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Evaluation of the design, conduct and reporting of randomised controlled trials in the haemodialysis population: a scoping review and interview study

Version 2 2024-06-03, 16:21
Version 1 2022-05-18, 09:51
journal contribution
posted on 2024-06-03, 16:21 authored by P Kaushal, SF Adenwalla, CJ Lightfoot, DS March, LJ Gray, JO Burton
BACKGROUND: Fewer trials are conducted in nephrology than any other specialty, often failing to recruit to target, resulting in unclear evidence affecting translation to clinical practice. This mixed-methods study aims to provide guidance for designing and reporting future randomised controlled trials (RCTs) in the haemodialysis population. METHOD: A scoping review was conducted. Five databases (MEDLINE, Cumulative Index to Nursing and Allied Health Literature, Embase, Cochrane Central Register of Controlled Trials and ClinicalTrials.gov) were searched for RCTs published between 2013 and 2019 involving prevalent adult haemodialysis patients. Reporting of sample size, recruitment, retention and statistical significance of primary outcome were assessed. Face-to-face semistructured interviews were conducted with individuals from a single centre during dialysis sessions. Interviews were analysed thematically. RESULTS: Of 786 RCTs identified, 636 (80.9%) were parallel-group, 139 (17.7%) were crossover and 11 (1.4%) were cluster (including one stepped-wedge) design. Sample size justification was reported in 73.1%, 53.8% and 45.5% of parallel-group, crossover and cluster trials, respectively.Target recruitment was achieved by 45.5% of cluster, 53.8% of crossover and 57.7% of parallel-group trials with patient retention at 75.6%, 83.1% and 87.8%, respectively. Primary outcome reached statistical significance in 81.8% of cluster trials, 69.2% of parallel-group and 38.5% of crossover trials.Themes identified from individual interviews: perceptions of the convenience of trial participation; group allocation; perceptions of the benefits and adverse effects of taking part in clinical trials. CONCLUSION: The recruitment and reporting of RCTs involving people on haemodialysis could be improved. Involvement of all stakeholders and especially participants in the trial design process may address issues around participant burden and ultimately improve the evidence base for clinical practice.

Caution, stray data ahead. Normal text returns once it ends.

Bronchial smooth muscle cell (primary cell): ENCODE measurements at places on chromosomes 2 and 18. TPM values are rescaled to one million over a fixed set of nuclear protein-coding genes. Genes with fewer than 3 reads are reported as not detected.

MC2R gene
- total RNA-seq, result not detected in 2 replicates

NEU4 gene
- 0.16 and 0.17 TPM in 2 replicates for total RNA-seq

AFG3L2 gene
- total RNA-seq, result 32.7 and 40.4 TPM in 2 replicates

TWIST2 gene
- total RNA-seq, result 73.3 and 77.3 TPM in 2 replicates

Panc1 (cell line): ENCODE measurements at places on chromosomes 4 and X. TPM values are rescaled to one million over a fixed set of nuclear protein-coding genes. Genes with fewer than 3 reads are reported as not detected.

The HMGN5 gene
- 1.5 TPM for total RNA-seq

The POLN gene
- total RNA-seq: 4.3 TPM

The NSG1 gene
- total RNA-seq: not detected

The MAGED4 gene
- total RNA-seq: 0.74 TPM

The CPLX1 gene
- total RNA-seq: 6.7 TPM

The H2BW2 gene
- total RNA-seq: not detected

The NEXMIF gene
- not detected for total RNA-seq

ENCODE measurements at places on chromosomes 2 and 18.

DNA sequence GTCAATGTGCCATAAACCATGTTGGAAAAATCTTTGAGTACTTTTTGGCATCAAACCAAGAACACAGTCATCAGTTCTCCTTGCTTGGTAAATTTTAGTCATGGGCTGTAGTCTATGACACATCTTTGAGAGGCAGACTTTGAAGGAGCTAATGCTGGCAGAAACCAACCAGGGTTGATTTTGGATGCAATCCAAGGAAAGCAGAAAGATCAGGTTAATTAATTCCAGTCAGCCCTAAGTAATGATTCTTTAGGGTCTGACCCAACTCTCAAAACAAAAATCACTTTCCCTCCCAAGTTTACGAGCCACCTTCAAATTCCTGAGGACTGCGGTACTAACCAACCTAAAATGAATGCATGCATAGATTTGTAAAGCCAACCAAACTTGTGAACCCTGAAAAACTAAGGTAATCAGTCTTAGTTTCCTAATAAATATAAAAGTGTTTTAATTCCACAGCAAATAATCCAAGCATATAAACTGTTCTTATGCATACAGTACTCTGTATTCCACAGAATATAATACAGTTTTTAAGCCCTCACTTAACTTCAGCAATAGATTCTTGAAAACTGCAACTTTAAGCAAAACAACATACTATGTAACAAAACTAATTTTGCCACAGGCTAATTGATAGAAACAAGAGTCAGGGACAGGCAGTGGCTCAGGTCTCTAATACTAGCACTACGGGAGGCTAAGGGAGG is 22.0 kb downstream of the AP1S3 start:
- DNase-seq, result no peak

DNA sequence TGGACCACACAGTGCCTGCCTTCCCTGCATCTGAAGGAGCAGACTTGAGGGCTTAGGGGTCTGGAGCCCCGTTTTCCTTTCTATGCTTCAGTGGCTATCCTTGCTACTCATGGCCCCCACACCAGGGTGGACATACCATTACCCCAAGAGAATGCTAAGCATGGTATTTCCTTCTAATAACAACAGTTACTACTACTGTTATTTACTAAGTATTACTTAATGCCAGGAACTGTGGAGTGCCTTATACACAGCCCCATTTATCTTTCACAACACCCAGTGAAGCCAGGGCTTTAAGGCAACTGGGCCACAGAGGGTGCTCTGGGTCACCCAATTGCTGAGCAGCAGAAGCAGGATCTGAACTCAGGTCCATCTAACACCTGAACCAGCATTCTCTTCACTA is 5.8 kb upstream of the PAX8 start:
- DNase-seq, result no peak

History

Journal

BMJ open

Volume

12

Article number

e058368

Pagination

1-12

Location

London, Eng.

eISSN

2044-6055

Language

eng

Publication classification

C1 Refereed article in a scholarly journal

Issue

3

Publisher

BMJ

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